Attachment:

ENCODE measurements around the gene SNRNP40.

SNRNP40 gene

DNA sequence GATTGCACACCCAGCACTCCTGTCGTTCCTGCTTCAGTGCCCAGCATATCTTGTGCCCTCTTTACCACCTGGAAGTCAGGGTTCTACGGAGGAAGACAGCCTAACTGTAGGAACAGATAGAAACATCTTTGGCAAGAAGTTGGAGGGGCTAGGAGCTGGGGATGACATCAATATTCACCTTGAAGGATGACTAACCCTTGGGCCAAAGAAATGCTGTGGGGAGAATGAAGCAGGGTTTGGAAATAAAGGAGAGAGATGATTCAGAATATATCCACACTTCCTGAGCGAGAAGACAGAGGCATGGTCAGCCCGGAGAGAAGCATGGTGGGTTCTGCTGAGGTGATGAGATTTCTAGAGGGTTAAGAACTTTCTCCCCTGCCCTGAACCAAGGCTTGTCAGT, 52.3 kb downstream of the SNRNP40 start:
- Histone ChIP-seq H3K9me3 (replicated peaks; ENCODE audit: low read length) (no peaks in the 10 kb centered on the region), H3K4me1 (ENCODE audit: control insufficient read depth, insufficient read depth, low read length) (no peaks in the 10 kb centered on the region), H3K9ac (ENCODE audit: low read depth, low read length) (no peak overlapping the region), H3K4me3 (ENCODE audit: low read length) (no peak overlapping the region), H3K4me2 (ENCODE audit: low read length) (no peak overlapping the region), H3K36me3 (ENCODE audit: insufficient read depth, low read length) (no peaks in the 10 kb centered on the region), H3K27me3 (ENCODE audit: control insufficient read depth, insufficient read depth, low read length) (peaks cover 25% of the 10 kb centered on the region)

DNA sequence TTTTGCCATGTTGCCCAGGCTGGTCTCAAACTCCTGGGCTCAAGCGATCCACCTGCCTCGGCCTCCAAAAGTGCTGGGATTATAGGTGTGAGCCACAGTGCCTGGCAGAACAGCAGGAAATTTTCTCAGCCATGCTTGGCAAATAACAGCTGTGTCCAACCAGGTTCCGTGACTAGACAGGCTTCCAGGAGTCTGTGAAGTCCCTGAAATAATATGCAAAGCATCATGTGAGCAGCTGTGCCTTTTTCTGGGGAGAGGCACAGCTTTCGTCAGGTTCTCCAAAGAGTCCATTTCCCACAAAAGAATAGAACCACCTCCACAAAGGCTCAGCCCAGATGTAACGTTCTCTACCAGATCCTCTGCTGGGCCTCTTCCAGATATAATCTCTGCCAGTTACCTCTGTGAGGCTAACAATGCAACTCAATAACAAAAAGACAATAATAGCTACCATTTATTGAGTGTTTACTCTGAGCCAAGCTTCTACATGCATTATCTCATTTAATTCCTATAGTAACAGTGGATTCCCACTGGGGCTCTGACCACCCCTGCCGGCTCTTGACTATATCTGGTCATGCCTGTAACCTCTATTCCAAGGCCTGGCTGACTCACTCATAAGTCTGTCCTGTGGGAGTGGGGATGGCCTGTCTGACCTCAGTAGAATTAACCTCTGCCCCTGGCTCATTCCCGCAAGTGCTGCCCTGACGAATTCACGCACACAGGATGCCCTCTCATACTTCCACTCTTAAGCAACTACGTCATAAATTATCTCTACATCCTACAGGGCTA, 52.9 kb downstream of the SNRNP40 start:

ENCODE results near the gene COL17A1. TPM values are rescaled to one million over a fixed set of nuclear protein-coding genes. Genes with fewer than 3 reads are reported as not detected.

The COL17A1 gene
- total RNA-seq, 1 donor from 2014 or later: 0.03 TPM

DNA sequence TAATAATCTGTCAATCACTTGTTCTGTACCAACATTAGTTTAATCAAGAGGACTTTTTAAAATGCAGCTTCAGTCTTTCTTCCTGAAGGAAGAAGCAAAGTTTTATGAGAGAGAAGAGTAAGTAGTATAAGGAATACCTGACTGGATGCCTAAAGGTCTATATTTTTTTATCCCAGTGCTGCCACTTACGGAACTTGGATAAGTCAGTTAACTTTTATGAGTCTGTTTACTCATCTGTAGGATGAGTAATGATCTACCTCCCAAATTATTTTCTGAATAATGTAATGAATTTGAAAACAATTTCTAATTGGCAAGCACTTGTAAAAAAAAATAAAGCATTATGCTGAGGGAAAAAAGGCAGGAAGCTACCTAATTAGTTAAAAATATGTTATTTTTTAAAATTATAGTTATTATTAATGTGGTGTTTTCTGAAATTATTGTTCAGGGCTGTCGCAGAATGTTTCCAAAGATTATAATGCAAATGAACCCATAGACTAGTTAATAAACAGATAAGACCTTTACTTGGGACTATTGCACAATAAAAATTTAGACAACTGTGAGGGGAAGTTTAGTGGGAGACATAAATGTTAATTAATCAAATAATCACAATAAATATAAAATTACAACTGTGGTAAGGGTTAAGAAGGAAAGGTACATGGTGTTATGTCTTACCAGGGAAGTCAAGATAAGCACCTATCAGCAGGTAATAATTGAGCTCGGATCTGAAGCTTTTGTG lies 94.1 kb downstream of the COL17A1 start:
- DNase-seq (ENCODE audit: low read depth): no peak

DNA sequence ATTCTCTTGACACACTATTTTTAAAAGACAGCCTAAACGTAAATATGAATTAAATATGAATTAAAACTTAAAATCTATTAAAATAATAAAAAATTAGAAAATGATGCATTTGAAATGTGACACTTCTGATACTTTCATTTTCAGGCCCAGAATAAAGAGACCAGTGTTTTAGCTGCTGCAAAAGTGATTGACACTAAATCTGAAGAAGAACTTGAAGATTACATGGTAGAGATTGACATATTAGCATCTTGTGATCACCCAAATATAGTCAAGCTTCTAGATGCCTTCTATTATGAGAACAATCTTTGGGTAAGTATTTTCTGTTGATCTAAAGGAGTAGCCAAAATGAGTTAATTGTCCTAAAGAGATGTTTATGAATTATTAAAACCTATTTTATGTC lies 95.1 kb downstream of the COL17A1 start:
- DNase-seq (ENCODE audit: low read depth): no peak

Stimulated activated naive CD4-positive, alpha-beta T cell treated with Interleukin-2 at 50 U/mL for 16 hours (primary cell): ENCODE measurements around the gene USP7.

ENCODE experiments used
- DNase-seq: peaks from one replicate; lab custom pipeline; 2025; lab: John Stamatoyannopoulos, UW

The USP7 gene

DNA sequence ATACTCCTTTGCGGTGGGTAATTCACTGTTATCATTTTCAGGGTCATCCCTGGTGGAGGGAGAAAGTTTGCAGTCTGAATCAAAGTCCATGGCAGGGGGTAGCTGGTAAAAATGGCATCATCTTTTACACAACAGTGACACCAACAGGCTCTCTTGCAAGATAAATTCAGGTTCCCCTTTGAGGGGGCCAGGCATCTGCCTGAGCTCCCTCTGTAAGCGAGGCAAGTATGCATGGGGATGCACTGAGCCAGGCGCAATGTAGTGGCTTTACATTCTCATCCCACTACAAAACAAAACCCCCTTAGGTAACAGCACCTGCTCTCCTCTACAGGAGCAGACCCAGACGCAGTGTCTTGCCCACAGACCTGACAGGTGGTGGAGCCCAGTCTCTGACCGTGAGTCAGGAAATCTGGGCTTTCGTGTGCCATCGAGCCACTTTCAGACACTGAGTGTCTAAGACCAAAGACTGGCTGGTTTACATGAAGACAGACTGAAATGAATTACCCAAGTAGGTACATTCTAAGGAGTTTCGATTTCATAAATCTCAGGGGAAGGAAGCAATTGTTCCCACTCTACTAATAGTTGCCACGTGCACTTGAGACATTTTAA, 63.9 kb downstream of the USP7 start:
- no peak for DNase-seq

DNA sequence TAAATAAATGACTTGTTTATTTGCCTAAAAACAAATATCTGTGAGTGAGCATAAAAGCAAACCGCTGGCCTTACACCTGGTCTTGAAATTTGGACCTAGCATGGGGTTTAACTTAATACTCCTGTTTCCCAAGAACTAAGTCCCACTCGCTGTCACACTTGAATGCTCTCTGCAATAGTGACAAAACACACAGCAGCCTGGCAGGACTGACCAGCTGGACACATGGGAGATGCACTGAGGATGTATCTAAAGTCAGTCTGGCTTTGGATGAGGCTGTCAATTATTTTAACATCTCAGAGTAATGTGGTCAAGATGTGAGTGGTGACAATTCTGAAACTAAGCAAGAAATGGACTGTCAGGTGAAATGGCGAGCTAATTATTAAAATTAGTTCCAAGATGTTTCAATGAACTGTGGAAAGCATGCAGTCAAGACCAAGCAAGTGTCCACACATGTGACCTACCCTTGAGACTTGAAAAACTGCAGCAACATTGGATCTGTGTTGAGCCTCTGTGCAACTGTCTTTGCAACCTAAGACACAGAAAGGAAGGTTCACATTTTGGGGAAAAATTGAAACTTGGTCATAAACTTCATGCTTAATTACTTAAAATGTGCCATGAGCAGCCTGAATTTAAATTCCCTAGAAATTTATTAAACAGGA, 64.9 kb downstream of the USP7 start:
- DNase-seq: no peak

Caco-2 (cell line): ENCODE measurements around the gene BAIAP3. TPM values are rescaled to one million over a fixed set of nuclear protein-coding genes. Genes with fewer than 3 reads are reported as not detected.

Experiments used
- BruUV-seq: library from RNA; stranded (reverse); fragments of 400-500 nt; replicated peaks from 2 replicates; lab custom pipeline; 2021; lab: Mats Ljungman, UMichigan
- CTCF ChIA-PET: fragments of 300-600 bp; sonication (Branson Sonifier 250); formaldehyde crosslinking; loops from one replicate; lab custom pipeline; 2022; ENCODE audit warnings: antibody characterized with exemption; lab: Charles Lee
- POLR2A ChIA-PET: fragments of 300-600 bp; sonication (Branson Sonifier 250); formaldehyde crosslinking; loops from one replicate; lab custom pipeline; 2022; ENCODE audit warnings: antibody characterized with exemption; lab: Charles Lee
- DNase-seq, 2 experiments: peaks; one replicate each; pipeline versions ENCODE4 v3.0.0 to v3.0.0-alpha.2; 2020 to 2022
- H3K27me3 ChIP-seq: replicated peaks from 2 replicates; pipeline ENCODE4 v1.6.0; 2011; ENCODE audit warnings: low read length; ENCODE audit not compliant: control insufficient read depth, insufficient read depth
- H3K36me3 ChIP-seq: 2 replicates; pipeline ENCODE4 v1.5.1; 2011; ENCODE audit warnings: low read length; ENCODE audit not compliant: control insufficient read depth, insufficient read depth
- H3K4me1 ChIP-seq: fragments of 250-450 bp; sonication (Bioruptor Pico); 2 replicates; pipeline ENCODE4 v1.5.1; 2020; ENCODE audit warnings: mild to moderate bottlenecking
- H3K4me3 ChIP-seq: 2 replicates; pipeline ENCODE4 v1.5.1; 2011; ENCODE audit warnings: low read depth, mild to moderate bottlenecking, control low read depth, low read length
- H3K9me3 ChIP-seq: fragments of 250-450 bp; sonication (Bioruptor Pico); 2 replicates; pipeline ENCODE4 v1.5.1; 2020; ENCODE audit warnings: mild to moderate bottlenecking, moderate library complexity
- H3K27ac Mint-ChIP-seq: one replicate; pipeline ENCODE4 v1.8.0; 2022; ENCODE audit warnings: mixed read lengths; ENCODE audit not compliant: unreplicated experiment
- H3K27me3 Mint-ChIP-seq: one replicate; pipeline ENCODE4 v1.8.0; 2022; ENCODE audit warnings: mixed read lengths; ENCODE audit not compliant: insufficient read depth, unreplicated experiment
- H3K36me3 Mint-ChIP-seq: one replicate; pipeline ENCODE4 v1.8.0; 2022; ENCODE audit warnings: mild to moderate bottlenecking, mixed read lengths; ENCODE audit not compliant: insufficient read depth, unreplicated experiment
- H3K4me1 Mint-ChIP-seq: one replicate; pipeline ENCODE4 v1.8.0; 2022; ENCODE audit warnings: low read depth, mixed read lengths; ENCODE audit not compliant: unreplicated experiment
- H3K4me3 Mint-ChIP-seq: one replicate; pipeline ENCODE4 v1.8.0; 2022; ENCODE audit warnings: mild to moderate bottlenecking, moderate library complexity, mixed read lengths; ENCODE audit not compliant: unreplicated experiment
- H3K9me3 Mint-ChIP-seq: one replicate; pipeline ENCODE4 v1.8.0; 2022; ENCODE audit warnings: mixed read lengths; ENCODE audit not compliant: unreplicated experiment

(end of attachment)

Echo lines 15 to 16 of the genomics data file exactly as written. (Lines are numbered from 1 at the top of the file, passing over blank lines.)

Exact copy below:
- DNase-seq: peaks from one replicate; lab custom pipeline; 2025; lab: John Stamatoyannopoulos, UW

The USP7 gene